11. Excited to try this recipe but when I have previously browned butter for baking, it seems to lose its brown butter flavor when I bake it? The butter smells nutty and my dough tastes like brown butter, then I bake and it goes away. Why would that be? Could It be the quality of butter having less fat or something? Thank you!

    1. Hi Haley, I haven’t noticed that before– it could be the brand or quality of butter you’re using. Also, you may not be browning it long enough– see if you can leave it on the stove for a few extra seconds to brown a little more.

  12. I have made these many times now… They are the so good! After they have been in refrig. for a few days, then they get even better the longer they are in the freezer. I usually mix 2 to 3 types of chips – combo dark, semi sweet and milk chocolate..

  13. These turned out great! I was a bit concerned at the sheer amount of sugar I was putting in, but it didn’t turn out overly-sweet like I was expecting. I used white chocolate chips instead and tried to colour my cookies pink, but they turned out a muddy orange instead. Sally, do you mind making a post on how to colour cookie dough that isn’t white, like this one?

    1. Hi Elena! There’s no great way to color cookie dough like this one. You could try adding a LOT of gel food coloring, but you’ll always have the light brown undertones of the cookie dough in the background. Adding colored sprinkles can be a great way to add a pop of color to cookies instead – like we do with these drop sugar cookies and cake batter cookies. Glad you enjoyed these!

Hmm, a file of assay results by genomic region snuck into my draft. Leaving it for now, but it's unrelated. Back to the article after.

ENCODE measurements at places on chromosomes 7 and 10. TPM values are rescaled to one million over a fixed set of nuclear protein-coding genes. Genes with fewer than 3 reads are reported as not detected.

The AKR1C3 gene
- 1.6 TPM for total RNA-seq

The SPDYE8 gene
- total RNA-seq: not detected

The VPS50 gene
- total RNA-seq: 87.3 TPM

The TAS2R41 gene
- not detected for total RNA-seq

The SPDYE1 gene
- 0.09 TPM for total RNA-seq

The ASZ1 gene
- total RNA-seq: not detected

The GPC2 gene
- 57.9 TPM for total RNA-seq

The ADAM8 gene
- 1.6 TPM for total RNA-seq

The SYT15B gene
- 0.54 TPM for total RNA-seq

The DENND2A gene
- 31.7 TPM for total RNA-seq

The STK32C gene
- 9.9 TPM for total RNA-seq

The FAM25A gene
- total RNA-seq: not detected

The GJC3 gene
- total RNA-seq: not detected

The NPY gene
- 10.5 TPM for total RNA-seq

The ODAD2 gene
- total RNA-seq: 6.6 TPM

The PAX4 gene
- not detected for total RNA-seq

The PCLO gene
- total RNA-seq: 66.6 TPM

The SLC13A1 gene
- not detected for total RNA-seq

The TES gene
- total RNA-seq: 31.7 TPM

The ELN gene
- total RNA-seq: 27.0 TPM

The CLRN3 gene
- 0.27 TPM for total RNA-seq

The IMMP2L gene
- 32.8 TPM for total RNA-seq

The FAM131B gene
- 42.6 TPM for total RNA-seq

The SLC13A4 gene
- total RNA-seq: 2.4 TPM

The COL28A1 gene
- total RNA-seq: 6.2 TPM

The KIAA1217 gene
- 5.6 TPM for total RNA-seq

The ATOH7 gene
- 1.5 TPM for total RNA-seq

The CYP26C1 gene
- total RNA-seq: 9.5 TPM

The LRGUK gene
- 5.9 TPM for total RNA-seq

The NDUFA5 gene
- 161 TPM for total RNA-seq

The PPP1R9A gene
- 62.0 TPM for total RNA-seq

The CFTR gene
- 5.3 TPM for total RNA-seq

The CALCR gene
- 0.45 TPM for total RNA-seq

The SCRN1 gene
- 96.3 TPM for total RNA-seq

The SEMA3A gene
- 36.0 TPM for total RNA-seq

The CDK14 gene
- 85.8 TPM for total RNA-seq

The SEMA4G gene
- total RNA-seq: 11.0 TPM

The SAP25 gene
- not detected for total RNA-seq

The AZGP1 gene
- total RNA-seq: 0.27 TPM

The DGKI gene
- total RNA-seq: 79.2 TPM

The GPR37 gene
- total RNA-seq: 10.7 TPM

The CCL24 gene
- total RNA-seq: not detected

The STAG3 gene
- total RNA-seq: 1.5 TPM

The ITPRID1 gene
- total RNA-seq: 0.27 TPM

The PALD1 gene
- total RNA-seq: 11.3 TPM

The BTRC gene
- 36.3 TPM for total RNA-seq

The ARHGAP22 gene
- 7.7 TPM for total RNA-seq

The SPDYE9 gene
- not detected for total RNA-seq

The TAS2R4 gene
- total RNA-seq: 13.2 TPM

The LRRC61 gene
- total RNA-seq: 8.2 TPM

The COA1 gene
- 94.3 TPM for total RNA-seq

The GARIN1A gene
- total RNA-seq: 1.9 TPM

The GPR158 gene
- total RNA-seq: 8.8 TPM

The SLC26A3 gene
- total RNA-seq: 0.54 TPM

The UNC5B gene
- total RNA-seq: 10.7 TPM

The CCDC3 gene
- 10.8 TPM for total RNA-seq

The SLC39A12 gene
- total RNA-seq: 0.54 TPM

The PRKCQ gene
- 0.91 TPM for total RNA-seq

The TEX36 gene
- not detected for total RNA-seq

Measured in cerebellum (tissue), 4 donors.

14. Hey super excited to try this! Is it possible to put the butter in the freezer to speed up the process?

    1. Hi Jen! We don’t recommend putting the melted butter in the freezer as it will cool unevenly.

  15. Finally found my best chocolate chip recipe!!! Thank sally. As always never let me down.

  16. I love your brown butter sugar cookies so I am dying to try these. Question: is there any reason why I can’t use the melted brown butter instead of needing to refrigerate and harden? Kinda like your chewy choc chip recipe but w browned butter instead. I know there must be a science-y reason for this.

    1. Hi Mary, we use solid brown butter so that you can cream the butter with the sugars, just as if you were creaming softened butter. We hope you love these cookies!

  17. Question: my butter only weighed 180g after browning it. Is the 230g measured before or after browning (I assume before)? I’m not sure if I need to add more butter.

    1. Hi Jennifer, you want to weigh the butter before browning it. That does seem like a big change after browning it though. I would add another 1 Tbsp of softened butter (no need to brown it) to bring up the weight a little.

  18. I LOVE this recipe. The only one I use now! I do have a question. Would this recipe work well for a cookie cake?

  19. These have a nice taste, but I found them very greasy. I even put them on paper towels to absorb the excess butter and I kept having to replace the paper towels multiple times. Can you think of a reason why these cookies might leak so much butter?